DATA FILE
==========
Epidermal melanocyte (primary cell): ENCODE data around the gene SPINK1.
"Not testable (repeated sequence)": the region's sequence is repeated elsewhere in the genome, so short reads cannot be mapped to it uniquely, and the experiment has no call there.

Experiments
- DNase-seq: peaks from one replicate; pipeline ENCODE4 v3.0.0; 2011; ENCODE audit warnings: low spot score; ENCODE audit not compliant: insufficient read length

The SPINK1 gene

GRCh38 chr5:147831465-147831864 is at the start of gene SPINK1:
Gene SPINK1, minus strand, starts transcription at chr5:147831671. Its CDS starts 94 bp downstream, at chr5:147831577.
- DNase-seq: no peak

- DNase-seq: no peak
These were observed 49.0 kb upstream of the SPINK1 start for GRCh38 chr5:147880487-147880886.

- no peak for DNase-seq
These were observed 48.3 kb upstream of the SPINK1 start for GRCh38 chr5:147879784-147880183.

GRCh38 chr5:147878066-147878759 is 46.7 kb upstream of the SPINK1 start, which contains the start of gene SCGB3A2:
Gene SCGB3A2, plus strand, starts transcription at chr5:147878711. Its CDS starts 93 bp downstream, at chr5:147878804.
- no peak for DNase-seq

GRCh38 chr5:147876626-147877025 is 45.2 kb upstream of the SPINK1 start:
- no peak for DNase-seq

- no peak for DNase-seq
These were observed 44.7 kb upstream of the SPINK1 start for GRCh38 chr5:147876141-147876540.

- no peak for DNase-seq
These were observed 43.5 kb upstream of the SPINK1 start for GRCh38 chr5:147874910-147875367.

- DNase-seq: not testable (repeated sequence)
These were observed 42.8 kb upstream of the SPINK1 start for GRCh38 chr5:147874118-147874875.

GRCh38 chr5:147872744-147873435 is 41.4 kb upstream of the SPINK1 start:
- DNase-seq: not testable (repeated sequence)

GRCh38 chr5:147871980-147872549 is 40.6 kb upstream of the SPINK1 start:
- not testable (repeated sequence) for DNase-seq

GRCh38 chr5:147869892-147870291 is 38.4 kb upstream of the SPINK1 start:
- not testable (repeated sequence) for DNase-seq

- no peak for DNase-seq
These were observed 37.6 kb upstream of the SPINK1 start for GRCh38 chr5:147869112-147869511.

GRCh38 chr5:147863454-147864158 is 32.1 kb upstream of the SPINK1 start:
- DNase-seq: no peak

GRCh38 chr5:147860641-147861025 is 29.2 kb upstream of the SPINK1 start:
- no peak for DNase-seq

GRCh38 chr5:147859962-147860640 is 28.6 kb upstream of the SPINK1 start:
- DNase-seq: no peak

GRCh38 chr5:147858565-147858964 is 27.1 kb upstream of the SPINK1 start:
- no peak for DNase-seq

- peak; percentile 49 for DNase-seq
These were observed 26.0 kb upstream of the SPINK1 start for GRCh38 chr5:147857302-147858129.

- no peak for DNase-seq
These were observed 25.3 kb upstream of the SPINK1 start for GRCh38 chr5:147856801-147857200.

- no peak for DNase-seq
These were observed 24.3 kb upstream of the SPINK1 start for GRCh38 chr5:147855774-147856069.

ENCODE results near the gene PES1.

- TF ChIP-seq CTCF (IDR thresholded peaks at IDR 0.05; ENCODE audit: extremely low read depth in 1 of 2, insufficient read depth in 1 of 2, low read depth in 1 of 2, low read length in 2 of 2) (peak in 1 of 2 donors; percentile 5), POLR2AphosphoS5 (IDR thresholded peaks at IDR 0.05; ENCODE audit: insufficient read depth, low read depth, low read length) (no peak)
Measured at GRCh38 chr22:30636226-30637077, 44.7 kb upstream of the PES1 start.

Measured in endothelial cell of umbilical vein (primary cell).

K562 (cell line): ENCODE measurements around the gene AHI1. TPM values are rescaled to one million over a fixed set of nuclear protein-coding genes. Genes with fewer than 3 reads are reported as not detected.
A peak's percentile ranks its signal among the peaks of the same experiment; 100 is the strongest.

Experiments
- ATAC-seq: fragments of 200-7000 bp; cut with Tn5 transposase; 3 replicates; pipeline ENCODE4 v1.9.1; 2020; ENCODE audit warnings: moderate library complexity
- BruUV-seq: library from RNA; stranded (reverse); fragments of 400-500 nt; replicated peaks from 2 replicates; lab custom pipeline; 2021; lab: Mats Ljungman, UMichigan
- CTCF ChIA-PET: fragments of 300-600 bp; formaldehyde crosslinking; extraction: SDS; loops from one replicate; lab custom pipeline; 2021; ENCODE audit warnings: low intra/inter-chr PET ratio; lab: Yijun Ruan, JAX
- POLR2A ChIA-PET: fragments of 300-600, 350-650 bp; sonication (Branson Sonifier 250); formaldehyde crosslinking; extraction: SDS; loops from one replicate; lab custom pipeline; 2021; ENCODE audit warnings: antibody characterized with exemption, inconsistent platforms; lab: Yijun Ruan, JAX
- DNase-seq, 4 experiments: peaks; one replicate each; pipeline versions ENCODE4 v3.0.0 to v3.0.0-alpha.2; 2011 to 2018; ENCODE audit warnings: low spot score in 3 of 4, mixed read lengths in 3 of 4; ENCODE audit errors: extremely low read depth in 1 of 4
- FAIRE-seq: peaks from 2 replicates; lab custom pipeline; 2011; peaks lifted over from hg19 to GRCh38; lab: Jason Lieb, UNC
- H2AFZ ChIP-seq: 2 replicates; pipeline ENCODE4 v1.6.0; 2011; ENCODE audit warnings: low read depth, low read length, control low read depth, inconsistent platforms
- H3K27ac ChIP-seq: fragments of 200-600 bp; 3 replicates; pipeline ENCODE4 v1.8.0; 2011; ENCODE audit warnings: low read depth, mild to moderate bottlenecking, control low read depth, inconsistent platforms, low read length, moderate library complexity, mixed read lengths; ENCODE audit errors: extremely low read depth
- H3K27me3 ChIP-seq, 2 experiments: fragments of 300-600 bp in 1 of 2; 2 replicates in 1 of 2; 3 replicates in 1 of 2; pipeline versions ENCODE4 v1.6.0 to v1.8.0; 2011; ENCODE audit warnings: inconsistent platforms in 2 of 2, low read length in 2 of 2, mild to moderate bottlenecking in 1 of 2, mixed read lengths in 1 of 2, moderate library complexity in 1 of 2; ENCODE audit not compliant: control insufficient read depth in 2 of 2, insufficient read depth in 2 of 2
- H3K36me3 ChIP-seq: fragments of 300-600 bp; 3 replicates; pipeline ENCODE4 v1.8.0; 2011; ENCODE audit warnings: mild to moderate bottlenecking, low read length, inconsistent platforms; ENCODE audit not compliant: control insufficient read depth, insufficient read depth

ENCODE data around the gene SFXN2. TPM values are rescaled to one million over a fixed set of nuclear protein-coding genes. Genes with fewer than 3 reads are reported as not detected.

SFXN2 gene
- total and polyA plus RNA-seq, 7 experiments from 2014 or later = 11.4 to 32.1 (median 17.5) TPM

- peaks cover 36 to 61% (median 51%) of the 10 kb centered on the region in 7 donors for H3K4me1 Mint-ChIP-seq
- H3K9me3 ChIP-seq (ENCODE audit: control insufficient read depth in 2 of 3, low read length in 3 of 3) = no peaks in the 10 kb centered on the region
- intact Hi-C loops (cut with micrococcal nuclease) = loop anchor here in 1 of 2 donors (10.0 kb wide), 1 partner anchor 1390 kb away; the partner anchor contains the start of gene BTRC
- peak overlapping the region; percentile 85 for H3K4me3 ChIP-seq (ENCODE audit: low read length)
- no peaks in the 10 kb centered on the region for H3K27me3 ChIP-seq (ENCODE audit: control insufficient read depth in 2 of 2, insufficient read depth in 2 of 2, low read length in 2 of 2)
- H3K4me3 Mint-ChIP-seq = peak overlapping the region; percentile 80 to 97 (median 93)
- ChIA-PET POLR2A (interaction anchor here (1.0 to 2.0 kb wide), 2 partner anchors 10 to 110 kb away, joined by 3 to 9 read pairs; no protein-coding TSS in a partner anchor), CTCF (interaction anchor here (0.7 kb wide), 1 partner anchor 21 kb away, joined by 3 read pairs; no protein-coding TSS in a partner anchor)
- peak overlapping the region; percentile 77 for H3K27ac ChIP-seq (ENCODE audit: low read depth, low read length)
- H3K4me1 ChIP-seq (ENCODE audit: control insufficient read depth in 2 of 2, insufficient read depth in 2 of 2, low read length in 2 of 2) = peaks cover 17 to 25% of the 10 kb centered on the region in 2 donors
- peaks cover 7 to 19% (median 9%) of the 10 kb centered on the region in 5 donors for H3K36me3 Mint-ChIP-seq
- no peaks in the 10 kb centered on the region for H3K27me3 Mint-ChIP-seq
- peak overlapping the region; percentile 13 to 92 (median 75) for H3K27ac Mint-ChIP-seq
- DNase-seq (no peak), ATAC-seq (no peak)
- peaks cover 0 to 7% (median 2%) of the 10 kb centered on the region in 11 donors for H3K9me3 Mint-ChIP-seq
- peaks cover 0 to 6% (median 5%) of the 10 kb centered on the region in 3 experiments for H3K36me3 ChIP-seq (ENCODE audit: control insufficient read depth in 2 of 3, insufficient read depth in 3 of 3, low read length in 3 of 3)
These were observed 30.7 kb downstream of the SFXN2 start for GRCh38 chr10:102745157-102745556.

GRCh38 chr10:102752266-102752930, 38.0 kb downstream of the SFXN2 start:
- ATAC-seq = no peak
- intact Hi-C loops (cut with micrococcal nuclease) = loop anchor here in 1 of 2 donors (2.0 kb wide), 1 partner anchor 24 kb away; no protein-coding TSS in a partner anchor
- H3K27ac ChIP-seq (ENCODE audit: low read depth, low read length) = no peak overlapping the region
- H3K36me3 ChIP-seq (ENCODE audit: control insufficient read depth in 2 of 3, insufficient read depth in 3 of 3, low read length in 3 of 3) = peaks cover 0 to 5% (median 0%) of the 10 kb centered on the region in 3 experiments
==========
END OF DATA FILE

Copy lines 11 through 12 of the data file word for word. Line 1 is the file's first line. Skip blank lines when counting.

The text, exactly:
- no peak for DNase-seq
These were observed 48.3 kb upstream of the SPINK1 start for GRCh38 chr5:147879784-147880183.